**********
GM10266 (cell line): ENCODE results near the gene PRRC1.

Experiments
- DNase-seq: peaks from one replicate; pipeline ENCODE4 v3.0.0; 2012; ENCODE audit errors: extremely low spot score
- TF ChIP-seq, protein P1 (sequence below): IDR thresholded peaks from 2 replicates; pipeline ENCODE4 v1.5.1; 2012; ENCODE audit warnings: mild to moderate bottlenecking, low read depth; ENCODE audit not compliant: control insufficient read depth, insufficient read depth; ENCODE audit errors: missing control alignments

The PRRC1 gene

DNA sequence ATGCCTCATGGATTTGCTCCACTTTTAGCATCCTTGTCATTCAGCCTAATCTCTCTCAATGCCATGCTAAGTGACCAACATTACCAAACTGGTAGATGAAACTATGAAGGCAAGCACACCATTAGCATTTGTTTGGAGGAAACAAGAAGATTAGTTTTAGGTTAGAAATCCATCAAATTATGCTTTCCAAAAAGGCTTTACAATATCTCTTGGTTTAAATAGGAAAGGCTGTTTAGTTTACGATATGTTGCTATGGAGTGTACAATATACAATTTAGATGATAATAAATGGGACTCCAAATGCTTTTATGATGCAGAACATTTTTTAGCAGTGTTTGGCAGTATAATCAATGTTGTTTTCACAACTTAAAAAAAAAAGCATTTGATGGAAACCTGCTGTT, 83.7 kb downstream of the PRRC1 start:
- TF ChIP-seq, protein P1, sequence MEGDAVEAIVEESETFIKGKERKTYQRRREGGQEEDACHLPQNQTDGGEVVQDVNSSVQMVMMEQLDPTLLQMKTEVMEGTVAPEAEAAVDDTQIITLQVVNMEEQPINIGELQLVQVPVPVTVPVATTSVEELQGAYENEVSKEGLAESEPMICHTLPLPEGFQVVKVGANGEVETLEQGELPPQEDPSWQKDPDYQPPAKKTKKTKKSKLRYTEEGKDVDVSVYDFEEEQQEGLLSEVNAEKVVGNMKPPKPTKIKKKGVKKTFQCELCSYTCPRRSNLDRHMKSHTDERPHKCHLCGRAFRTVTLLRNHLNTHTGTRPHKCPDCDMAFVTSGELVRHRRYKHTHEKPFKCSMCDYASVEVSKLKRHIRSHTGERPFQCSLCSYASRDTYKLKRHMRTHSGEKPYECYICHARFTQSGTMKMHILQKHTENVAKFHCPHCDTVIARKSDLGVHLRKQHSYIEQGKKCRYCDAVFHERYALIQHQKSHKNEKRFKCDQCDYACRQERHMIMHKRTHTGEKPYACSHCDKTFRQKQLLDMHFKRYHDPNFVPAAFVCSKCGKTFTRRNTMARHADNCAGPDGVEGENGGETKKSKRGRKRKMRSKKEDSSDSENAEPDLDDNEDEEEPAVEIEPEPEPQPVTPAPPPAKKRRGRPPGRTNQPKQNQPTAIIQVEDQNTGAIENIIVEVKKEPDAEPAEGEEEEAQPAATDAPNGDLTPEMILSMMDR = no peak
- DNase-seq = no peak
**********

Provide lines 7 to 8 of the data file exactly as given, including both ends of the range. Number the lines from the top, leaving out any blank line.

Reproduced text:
- TF ChIP-seq, protein P1, sequence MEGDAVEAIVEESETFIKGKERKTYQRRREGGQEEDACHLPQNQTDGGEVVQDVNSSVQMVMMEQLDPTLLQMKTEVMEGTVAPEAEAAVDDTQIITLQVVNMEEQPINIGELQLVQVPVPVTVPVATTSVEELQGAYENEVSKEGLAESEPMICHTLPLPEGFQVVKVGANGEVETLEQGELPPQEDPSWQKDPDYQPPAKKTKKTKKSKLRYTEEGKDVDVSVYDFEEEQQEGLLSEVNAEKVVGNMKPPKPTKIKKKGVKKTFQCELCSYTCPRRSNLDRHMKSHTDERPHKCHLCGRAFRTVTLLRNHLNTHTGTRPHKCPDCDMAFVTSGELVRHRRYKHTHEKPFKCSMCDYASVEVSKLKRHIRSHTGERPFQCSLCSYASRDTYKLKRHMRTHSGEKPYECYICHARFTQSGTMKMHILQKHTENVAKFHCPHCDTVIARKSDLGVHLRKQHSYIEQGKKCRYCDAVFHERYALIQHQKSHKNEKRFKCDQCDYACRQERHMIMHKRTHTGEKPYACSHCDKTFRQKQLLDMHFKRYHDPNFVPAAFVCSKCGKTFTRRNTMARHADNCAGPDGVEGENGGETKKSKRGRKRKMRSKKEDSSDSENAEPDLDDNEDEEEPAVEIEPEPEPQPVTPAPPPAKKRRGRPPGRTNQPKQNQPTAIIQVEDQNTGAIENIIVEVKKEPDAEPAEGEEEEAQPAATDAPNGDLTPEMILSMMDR = no peak
- DNase-seq = no peak